About Becky Fifield

Becky Fifield is a cultural heritage professional with 25 years experience in institutions large and small. She is currently Head of Collection Management for the Special Collections of the New York Public Library. An advocate for preventive conservation, Ms. Fifield is a Professional Associate of the American Institute for Conservation, Chair of the AIC Collection Care Network, and former Chair of Alliance for Response NYC. She is also a scholar of 18th century female unfree labor and dress. There's a bit of pun in the title The Still Room, delineating a quiet space brimming with the ingredients of memory, where consideration, analysis, and wordcraft can take place. Ms. Fifield’s interests include museum practice, dress history, historic preservation, transit, social and women’s history, food, current events, geneaology, roadtrips, and considerations on general sense of place. Becky and her husband, Dr. V, live in the Hudson Valley.

Transportation Tuesday: Fred Harvey Is Your Host

I just finished Appetite for America: How Visionary Businessman Fred Harvey Built a Railroad Hospitality Empire That Civilized the Wild West by Stephen Fried (visit his website here). Combine my nerdiness for railroad nostalgia with food and you have my ideal 515 … Continue reading

Museum Monday: Lunch Hour at the New York Public Library

My mother’s favorite meal of the day is lunch. Usually those with a bent towards a particular meal time choose breakfast, but for Mom, it’s lunch. So when my parents came up to visit for the day, we went to … Continue reading

Stocking Washing

The summer is full of living history events, and moreso, the laundry that follows a hot sweaty weekend out in a field without a shower. While plenty of women I know want to get their stays (corset) off first after … Continue reading

Taisho Era Postcard

In 2002, the MFA Boston acquired the Leonard Lauder large collection of Japanese postcards. The most thrilling images are Taisho illustrations, with their bold block colors and imagery that was modern and traditional at the same time. All have a … Continue reading

Variety Among the 18th Century Lesser Sorts

As part of my research on 18thcentury working class clothing, I have been studying indentured and enslaved female servants who immigrated to the American colonies. I created a database that now houses records for 1000 women and their 6000 garments.  Runaway … Continue reading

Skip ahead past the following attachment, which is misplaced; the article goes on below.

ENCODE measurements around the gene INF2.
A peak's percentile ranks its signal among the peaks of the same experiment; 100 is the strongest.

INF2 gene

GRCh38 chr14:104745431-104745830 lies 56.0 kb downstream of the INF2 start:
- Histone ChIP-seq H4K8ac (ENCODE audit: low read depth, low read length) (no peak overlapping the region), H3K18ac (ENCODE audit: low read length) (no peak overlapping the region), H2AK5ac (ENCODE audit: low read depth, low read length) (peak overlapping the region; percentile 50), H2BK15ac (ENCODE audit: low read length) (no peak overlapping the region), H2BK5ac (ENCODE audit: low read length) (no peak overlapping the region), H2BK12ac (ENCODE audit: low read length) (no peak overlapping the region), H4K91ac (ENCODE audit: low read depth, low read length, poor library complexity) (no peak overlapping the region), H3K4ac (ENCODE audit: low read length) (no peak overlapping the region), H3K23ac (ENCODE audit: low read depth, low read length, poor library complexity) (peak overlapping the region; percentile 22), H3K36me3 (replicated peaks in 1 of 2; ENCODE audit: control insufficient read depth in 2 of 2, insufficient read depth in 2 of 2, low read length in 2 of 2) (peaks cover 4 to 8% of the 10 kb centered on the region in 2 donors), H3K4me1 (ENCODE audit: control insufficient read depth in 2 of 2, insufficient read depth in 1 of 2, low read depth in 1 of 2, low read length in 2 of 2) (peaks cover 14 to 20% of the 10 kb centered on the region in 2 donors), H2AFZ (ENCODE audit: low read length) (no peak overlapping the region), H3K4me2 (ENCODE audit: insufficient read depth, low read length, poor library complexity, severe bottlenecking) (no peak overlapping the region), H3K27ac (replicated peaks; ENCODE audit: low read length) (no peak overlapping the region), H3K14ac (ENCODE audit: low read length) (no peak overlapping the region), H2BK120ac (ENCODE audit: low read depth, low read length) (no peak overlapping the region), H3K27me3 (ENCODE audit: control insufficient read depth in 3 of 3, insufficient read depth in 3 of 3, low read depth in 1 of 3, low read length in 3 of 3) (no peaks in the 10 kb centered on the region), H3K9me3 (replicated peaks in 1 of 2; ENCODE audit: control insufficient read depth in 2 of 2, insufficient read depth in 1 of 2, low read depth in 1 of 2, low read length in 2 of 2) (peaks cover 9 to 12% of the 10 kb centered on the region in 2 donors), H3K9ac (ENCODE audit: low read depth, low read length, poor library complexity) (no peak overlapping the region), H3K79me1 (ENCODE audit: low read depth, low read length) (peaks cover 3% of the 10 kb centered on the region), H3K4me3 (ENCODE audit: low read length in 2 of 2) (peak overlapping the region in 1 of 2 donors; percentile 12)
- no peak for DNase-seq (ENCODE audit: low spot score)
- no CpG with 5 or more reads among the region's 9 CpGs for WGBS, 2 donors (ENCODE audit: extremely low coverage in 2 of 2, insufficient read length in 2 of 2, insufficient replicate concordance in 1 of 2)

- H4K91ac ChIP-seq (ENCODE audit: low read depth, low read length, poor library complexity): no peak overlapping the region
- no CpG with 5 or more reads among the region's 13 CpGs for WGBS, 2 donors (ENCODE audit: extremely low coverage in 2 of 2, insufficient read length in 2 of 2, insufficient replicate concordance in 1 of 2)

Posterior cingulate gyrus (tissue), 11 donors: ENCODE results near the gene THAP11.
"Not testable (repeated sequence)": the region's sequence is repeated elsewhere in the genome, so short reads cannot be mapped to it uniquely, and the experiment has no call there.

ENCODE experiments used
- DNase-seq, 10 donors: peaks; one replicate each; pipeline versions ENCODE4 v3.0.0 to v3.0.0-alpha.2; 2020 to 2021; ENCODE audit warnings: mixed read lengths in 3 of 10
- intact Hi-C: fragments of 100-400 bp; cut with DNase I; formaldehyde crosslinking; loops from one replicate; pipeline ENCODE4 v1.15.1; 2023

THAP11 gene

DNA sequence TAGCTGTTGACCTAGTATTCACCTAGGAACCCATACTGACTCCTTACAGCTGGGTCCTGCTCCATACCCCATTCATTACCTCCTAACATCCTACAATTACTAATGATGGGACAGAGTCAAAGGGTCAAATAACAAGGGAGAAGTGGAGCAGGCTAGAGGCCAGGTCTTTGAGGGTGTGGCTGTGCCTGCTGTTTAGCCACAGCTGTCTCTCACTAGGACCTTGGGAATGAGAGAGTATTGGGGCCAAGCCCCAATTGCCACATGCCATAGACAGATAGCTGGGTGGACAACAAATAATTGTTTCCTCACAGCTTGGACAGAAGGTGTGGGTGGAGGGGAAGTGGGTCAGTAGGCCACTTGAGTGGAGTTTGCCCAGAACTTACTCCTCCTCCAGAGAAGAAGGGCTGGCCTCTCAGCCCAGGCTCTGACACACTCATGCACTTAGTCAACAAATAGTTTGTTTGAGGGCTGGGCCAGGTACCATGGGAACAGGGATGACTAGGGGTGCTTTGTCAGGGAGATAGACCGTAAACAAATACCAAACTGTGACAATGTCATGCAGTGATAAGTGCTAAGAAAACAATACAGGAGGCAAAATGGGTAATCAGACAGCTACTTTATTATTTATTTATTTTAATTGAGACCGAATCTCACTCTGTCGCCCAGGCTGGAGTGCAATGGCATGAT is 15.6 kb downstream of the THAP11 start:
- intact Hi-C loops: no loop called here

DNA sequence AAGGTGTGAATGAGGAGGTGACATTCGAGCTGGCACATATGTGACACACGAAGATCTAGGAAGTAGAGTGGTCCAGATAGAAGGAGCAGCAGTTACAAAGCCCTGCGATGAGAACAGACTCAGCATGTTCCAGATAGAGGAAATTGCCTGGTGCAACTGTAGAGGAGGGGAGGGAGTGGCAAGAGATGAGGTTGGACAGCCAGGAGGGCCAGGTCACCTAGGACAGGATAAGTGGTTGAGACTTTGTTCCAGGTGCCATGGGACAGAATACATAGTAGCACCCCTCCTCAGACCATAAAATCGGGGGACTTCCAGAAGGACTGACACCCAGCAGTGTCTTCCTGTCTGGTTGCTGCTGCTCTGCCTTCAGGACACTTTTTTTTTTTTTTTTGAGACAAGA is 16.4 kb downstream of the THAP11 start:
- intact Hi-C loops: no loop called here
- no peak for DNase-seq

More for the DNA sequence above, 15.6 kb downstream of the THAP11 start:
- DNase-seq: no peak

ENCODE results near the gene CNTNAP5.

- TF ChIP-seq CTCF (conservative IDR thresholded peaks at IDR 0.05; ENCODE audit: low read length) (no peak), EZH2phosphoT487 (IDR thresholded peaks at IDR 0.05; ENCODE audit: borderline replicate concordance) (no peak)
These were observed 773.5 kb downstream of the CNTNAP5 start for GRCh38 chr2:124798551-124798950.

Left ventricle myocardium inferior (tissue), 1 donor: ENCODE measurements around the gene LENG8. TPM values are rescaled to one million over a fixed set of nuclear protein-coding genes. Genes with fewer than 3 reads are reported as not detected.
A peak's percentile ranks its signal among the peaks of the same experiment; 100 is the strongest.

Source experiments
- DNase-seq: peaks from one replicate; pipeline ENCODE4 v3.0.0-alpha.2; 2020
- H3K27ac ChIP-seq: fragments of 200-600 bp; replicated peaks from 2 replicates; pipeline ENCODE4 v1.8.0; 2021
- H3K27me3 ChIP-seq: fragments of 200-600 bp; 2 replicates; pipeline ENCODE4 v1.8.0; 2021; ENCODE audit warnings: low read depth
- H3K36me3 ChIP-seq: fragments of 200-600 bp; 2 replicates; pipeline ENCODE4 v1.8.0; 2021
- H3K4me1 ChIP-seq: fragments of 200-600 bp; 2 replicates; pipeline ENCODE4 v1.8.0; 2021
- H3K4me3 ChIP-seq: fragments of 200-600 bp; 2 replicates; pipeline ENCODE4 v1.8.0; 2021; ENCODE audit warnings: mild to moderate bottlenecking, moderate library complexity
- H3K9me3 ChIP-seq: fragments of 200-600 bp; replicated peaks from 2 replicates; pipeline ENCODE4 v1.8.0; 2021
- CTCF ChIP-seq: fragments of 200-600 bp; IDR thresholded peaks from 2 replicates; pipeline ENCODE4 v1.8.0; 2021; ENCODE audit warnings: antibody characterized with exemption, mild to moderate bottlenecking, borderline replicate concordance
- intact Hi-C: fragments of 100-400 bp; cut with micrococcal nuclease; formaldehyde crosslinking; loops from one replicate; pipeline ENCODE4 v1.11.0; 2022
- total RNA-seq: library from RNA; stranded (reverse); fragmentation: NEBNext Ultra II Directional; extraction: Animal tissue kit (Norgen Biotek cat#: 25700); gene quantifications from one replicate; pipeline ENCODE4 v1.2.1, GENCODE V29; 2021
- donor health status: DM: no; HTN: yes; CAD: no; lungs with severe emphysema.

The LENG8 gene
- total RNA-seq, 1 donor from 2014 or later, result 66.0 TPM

Devil’s in the Details – Deviled Eggs

Devilled eggs. A staple at my family’s picnics. A 1950s joke. A modern canvas for fine herbs and expensive vinegar. From boiling the eggs properly to prevent the olive green ring on the yolk, to preventing the tear of a … Continue reading

Wanderlust Wednesday: Chicago’s a Classy Town

As I mentioned before, there’s a certain wail of the horn still going in the Windy City. The city sprawls outward from the lake, lacking the huge geographical divides that drives Manhattan skyward. Beyond the Magnificent Mile, a staggering number … Continue reading

Transit Tuesday: Subway, Sesame Street Style

Nothing underlines the fact that Sesame Street is a New York product like this 1974 clip “Subway.” It’s a bit discordant and urban, gritty and Muppety, all at the same time. Click here to watch Subway on YouTube. … Continue reading

Museum Monday: Collections Risk Assessment

It can be overwhelming. It can hurt your brain. But it can also help you understand your collection’s preservation needs like nothing else. Collections risk assessment. Ready? Collections risk assessment evaluates the impact of different specific risks on a collections unit. It’s … Continue reading

Off to Chicago!

Dr. V. and I are headed to Chicago to see friends Jeremy W. and Tina S. for the weekend. You might know that this dynamic duo were the photographers for our wedding back in March and were the instigators of … Continue reading